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The ladybird killers fly in

By David Derbyshire
Last Updated: 12:01am BST 05/10/2004

A deadly species of ladybird with the potential to wipe out half of Britain's native species has arrived in the country.

The voracious Harlequin, also known as the multi-coloured Asian ladybird, was discovered in a pub garden two weeks ago.

The common ladybird is in danger from the vicious Harlequin

The insects are larger, hungrier and more adaptable than their domestic rivals. If they become established, they could drive traditional species, such as the seven spot or two spot, to extinction within decades, scientists say.

Dr Michael Majerus, a ladybird specialist from Cambridge University's genetics department who identified the "odd-looking" Harlequin, said: "This is the ladybird I have least wanted to see here. Given its proximity in Holland, I knew it was on its way. But I hoped that it wouldn't be soon.

"Now many of our ladybirds will be in direct competition with this aggressively invasive species. Some will not cope."

Harlequin ladybirds, Harmonia axyridis, originated in Asia. They were introduced to North America in the 1970s as an "environmentally friendly" alternative to pesticides and quickly swept across the continent, driving out domestic species and other aphid-eating bugs. Numbers of the insects are also rising steeply in France, Belgium and the Netherlands.


Harlequins are more adaptable than most species, living in trees as well as the ground. In the spring, they out-compete rivals for aphids. Once aphid numbers start to fall in the summer, they turn their attention to hoverflies, lace wings, butterfly eggs and even other ladybirds.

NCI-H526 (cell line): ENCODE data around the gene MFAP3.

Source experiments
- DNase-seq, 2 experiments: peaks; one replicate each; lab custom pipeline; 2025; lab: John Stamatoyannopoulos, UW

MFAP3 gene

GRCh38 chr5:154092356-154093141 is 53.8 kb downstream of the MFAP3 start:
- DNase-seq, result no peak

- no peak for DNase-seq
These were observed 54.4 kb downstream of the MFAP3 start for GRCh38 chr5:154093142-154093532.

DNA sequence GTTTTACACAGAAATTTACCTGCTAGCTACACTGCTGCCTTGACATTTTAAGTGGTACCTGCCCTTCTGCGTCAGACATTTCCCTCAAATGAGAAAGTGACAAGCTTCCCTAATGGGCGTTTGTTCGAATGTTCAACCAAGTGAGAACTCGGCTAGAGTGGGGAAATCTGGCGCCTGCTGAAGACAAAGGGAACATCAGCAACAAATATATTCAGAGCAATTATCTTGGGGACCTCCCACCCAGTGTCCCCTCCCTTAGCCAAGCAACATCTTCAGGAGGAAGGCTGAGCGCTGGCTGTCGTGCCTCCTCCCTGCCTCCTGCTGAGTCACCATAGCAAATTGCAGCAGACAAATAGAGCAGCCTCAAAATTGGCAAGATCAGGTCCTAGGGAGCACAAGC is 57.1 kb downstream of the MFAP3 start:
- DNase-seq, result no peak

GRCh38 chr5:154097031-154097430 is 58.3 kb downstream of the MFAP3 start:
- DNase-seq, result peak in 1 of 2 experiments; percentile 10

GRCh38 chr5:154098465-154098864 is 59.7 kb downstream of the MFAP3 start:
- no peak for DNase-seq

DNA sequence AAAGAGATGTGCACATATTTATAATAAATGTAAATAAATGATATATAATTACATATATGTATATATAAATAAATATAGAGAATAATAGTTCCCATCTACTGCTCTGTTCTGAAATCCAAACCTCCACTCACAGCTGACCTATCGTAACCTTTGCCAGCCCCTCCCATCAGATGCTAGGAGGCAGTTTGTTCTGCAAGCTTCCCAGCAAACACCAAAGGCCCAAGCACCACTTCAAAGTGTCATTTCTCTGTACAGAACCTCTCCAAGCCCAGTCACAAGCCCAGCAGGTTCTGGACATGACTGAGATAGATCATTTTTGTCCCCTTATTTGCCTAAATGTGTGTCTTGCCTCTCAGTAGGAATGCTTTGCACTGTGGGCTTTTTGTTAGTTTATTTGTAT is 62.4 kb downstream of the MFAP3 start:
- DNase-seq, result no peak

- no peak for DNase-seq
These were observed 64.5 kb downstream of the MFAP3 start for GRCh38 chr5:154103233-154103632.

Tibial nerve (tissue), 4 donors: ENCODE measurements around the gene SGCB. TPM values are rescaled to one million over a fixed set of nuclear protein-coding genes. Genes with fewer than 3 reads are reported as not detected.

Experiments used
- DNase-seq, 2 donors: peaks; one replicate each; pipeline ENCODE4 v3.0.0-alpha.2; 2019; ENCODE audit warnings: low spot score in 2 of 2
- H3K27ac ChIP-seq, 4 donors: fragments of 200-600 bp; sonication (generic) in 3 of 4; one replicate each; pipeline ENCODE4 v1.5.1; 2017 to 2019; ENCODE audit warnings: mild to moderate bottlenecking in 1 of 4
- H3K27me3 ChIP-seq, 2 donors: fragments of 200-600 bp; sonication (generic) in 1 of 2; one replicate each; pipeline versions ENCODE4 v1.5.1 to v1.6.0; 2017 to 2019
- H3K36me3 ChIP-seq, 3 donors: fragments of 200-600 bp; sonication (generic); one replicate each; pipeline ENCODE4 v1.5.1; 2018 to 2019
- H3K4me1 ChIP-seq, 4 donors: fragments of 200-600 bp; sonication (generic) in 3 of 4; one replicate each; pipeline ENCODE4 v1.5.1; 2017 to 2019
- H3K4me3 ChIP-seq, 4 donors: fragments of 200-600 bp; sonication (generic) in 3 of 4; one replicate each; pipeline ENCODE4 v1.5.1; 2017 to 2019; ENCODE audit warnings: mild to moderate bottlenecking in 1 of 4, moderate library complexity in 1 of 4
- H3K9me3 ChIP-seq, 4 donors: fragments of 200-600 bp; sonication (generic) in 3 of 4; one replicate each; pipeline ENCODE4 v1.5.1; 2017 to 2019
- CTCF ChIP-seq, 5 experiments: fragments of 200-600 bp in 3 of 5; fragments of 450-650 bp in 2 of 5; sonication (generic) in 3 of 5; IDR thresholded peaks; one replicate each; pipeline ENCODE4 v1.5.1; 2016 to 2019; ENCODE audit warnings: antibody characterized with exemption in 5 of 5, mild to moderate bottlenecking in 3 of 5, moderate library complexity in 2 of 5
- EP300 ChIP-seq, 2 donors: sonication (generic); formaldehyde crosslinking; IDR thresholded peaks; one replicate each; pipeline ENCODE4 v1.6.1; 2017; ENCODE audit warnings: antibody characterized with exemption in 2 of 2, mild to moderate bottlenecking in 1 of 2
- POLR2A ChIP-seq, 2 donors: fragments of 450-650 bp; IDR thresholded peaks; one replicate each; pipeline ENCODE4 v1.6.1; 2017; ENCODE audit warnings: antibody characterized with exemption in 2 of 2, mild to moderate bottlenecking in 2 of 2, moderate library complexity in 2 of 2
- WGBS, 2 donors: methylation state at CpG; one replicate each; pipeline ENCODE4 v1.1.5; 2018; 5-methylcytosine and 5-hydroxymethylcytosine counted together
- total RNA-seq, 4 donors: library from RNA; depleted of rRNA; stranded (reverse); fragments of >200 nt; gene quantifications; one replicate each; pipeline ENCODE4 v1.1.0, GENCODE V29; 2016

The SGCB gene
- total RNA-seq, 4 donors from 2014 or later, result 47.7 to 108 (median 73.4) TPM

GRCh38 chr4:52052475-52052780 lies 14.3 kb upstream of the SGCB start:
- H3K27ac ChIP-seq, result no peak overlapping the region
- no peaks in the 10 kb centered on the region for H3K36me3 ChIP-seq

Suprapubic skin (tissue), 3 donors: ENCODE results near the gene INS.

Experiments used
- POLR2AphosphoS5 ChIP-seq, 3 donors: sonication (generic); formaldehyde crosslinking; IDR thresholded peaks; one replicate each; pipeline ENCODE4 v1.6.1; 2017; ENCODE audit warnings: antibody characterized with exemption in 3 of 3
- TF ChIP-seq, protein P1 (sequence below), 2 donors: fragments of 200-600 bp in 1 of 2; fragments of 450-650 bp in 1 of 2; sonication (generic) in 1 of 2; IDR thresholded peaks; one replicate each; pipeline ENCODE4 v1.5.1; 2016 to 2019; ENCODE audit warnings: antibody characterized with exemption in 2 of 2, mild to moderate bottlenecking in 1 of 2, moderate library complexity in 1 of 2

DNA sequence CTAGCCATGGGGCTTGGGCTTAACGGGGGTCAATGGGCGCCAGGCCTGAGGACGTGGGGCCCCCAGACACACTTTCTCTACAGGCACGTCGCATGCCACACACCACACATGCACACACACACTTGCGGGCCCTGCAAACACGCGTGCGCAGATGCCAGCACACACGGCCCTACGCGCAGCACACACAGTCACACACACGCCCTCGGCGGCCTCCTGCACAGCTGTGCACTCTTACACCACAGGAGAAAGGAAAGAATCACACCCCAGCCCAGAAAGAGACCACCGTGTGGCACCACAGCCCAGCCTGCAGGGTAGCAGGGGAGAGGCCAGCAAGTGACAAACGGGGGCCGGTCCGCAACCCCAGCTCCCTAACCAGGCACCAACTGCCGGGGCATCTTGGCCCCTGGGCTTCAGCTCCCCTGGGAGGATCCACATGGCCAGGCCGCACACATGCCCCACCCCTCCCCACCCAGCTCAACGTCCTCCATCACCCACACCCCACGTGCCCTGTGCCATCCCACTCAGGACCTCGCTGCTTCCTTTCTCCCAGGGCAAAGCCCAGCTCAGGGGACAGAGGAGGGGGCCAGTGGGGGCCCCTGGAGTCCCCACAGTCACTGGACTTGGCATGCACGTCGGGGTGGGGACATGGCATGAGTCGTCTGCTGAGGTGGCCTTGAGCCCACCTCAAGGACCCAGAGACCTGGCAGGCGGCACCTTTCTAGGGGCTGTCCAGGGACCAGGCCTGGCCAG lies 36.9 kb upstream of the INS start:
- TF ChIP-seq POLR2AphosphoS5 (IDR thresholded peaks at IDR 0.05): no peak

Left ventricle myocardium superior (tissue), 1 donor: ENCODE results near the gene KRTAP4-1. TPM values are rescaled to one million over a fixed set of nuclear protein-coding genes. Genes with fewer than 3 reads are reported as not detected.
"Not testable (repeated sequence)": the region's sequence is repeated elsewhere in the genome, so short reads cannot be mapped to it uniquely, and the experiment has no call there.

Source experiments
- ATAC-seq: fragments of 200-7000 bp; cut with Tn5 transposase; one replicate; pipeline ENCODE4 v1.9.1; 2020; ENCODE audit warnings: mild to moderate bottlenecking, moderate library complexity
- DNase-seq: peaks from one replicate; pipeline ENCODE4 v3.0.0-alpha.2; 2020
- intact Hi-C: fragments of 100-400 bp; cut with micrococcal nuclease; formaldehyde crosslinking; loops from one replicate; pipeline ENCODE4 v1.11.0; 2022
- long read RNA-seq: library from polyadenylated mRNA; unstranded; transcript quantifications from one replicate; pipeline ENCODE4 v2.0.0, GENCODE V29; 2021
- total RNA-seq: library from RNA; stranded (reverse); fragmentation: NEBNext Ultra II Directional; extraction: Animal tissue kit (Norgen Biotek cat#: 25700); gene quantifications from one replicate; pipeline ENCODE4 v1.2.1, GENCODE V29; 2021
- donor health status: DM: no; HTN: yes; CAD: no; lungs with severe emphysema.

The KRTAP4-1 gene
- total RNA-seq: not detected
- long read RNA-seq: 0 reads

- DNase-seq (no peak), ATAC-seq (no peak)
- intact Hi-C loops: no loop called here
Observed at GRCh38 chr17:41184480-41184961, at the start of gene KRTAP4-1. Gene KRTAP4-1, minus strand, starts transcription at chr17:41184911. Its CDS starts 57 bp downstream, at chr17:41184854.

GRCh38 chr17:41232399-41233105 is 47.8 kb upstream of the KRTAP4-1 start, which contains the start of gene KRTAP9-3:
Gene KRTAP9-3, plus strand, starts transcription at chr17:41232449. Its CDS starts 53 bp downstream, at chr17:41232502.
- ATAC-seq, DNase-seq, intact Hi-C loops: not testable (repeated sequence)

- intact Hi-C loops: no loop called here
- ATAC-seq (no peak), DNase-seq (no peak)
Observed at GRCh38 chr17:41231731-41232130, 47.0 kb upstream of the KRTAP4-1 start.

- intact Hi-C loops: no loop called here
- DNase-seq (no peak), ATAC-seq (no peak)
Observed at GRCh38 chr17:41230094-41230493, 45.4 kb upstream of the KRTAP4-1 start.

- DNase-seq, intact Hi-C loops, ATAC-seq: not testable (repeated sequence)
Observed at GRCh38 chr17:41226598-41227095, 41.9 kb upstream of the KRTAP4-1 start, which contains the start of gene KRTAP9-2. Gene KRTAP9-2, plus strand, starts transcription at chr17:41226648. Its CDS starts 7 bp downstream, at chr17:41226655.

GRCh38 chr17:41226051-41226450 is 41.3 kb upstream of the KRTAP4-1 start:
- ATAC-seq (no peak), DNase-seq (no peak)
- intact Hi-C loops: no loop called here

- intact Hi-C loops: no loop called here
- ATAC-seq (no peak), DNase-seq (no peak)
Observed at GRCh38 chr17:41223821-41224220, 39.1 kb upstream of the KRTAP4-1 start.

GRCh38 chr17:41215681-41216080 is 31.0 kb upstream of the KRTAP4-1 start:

The species is a threat not only to other ladybirds: in America in the autumn, some houses are inundated with swarms of harlequins seeking warmth for the winter.

When stressed, they release oily, foul-smelling yellow blood from their legs which stains carpets and fabrics, and may trigger allergic reactions. Reports of harlequins biting people as they run out of aphid prey have risen, Dr Majerus said. They also damage soft fruit.

Two weeks ago, Dr Majerus's colleague Ian Wright spotted an "odd" ladybird in the garden of the White Lion in Sible Hedingham, Essex. Dr Majerus identified it as a harlequin.

"As far as we know, this is the first to be reported in Britain," he said. "If it becomes established, I could well imagine we could lose half of our 40 species of ladybird." There are around 40 species of ladybird in Britain ranging from the common seven spot and two spot to the more unusual and specialist pine and orange ladybirds.

Ladybirds can travel long distances on the wind. The Essex harlequin is likely to have been blown across the Channel. Dr Majerus called on anyone who finds an unusual ladybird to post it in a sealed matchbox or film canister to his laboratory at Cambridge with details of where and when it was found.

"It is critical to monitor this ladybird before it starts to annihilate our own British ladybirds," he said. Harlequins vary in colour and pattern. Some have black spots on orange wing covers, others have big orange or red spots on black wing covers.

They are around 6mm to 8mm long. Most also have a distinctive W or M mark on the area separating their heads from their wing covers.

Send them, in clean, dry containers, to: Dr Michael Majerus, Department of Genetics, Cambridge University, CB2 3EH.

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